Department of Social Science, Seacom Skills University, Bolpur, West Bengal, India.
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The period of school age is an active phase for both the physical growth and mental development. Hence, proper nutrition during this period is very important as it lays the foundation of life time health, strength and intellectual capacity. However, Malnutrition and undernutrition during primary school age is one of the important causes of poor school enrolment, high absence from school, unsatisfactory educational performance and early dropout. So, to ascertain the relationship between nutritional status and academic performance of the primary school children, this study was performed in rural Bankura district of West Bengal in India. A total of 269 primary school children aged 6-10 years were selected as participants of this study and a structured schedule was used for data collection. Nutritional status of the children was evaluated from three indices of undernutrition – underweight, stunting and wasting. For the estimation of overall magnitude of undernutrition, Composite Index of Anthropometric Failure (CIAF) was used.
Moreover, academic performance of the primary school children was evaluated using seven-point grading system. Statistical analysis was performed using χ2 test and one way ANOVA. In this study, the prevalence of underweight, stunting and wasting was 27.88%, 17.10% and 15.24% respectively. The overall prevalence of undernutrition was 39.03% as determined by CIAF. Conclusively, tt was observed that there was positive association of academic grades with underweight (P<0.001), stunting (P<0.05), wasting (P<0.001), and CIAF (P<0.001). Moreover, the academic grades were positively associated with BMI (boys P<0.05; girls P<0.001 and sex combined P<0.001). This study elicits high prevalence of undernutrition among rural primary school going children and also shows positive relationship between nutritional status and academic performance of the children. These findings will not only help to design efficient measures to abate the burden of childhood undernutrition but also serve as a guideline for the development of better future generation.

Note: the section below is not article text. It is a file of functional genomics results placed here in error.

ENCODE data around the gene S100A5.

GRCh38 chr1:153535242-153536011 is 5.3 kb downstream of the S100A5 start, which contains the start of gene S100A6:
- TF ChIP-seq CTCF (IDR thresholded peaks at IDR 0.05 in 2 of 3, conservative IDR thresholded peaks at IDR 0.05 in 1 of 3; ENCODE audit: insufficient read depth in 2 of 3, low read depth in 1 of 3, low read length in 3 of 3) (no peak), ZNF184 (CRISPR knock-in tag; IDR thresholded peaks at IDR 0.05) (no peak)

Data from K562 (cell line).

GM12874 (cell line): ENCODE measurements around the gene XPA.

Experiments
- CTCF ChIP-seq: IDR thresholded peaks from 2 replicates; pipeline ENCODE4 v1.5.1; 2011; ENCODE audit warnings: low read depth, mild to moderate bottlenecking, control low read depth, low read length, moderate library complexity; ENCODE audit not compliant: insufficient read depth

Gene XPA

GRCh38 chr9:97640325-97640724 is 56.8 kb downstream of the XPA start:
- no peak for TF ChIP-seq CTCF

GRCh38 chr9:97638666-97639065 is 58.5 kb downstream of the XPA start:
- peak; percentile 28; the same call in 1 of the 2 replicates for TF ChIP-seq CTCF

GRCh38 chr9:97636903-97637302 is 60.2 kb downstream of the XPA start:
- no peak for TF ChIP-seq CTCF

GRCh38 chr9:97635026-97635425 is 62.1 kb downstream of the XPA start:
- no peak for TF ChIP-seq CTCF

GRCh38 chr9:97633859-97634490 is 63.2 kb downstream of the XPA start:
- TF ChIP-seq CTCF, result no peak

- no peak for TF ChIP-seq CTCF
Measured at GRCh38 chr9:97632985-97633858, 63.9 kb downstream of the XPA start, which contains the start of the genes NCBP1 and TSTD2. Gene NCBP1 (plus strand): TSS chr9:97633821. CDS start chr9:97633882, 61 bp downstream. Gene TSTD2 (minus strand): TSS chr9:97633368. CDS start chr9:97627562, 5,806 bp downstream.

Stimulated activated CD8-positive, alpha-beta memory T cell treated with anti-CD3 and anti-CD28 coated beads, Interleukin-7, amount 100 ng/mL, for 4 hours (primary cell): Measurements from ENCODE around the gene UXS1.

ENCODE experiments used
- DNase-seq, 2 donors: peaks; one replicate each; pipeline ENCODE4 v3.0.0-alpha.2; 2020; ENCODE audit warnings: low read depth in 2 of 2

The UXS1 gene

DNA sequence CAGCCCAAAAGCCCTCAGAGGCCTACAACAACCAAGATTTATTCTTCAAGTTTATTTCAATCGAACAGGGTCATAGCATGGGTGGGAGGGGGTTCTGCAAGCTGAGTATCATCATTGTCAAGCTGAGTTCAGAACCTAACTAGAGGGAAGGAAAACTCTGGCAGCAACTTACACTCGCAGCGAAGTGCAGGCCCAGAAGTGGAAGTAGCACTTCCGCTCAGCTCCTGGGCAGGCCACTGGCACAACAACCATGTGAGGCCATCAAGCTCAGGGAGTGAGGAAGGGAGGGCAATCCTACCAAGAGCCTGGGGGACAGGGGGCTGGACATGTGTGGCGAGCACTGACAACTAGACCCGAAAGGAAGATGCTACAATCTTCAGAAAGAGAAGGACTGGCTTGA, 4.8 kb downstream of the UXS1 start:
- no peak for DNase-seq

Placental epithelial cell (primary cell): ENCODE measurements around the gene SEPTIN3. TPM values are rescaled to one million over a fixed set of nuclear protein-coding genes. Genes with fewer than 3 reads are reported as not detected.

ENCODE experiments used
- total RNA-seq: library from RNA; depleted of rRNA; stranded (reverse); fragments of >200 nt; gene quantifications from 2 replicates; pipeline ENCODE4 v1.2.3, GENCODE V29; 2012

Academic Performance, Children, Stunting, Undernutrition, Wasting
Patsa M. K, Mukherjee S. S. Relationship Between Nutritional Status and Academic Performance in Primary School Children in Rural Bankura Region of West Bengal, India. Biosc.Biotech.Res.Comm. 2021;14(2).
Patsa M. K, Mukherjee S. S. Relationship Between Nutritional Status and Academic Performance in Primary School Children in Rural Bankura Region of West Bengal, India. Biosc.Biotech.Res.Comm. 2021;14(2). Available from: <a href=”https://bit.ly/3uguwbc“>https://bit.ly/3uguwbc</a>
The children between the age of 6 and 10 years are termed as primary school children. The period of primary school age is nutritionally significant because this is the prime period to build up, body stores of nutrients for the utilization during rapid growth of adolescence. Moreover, proper nutrition during primary school age is important as this period lays the foundation of life time health, strength and intellectual capacity (Chadha and Mathur 2015; Chandramohan et al. 2015; Sharma et al. 2017).
The period of school age is the active phase of physical growth as well as mental development of the children. In this period, nutrients play a critical role in the development of the brain (Dey and Nath 2017; Karavida et al. 2019). Overall, children’s quality of growth and development, status of health and the quality of life are indicated by their nutritional status (Eze et al. 2017; Marwat et al. 2019; Sathiadas et al. 2021). The nutritional imbalance at school age period can result in critical health problems throughout the life of children (Srivastava et al. 2012).